Comments: This is a terrific summary of a complex situation. Certainly few of us will be directly involved with managing pediatric VADs, but we might have a patient who must have cardiac transplantation and it is helpful to understand some of the technical issues. Lydia Furman MD

Child Advocacy

Rabiner J, Friedman L, Khine H, Avner J, Tsung J. Accuracy of Point-Of-Care Ultrasound for Diagnosis of Skull Fractures in Children. Pediatrics 2013; 131;e1757.
This prospective study assessed the utility of training ED clinicians in point-of-care ultrasound to compare efficacy of diagnosing skull fractures in children. Children were enrolled if they were less than 21 years of age who presented to the ED with head injury suspicious for skull fracture. Physicians were trained for one hour with point-of-care ultrasound to look for and diagnose skull fractures. 17 clinicians using ultrasound examination of the head injury evaluated a total of 69 patients. The results showed specificity of 97% (95% CI: 89-99%) and sensitivity of 88% (95% CI: 53-98%). The only false-negative result with ultrasound scan was for a patient with skull fracture adjacent to a hematoma, not under the hematoma. The study concluded that clinicians with ultrasound training could accurately diagnose skull fracture with a high specificity and avoid CT scan of children. I think there would be a great deal of benefit in performing point-of-care ultrasound exams in patients presenting to the ED with head injury to diagnose skull fracture. The one-hour training session was given to PEM attending physicians and fellows who already were novices in musculoskeletal ultrasound exams. I believe this training could be very beneficial to our PEM department in helping to avoid radiation in children with head injuries.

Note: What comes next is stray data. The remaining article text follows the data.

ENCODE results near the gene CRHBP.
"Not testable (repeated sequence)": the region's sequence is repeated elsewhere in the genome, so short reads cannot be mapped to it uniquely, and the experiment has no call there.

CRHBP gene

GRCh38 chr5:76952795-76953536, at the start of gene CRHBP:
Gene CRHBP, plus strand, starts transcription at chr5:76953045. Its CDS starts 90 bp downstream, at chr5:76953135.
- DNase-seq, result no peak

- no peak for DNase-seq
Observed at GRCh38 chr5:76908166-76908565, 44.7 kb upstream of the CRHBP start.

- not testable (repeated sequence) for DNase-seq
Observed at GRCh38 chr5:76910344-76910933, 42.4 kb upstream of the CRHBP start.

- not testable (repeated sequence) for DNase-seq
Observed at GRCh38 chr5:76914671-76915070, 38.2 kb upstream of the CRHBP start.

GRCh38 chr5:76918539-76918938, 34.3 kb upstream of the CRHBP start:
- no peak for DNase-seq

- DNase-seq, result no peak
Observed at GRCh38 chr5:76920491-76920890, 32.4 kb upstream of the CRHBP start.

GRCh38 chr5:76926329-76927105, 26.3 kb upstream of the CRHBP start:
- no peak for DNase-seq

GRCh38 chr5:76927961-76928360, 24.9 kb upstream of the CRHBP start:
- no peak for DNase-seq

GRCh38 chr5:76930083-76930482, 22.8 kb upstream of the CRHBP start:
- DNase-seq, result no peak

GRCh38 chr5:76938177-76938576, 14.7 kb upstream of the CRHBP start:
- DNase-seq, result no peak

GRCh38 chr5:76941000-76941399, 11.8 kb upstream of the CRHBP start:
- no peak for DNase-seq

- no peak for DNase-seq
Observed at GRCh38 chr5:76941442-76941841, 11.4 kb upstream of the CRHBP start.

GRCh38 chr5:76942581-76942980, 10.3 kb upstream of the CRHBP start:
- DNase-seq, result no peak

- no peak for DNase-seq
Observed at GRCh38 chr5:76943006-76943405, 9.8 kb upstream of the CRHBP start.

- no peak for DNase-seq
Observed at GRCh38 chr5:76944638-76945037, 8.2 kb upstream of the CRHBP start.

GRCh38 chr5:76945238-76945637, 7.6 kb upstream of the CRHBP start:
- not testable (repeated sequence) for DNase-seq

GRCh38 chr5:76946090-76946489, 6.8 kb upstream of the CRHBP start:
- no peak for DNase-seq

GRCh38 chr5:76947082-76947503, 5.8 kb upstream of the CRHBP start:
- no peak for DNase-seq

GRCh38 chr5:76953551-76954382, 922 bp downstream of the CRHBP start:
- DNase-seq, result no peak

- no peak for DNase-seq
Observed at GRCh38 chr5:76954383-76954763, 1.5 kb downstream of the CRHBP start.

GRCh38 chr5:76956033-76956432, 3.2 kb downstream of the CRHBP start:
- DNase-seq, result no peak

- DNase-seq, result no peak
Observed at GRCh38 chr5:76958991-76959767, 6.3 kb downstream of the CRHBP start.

Submitted by: Lauren Riney
Comments: This does seem promising. It would be important to ensure that the training is standardized to optimize accuracy. Laura Caserta MD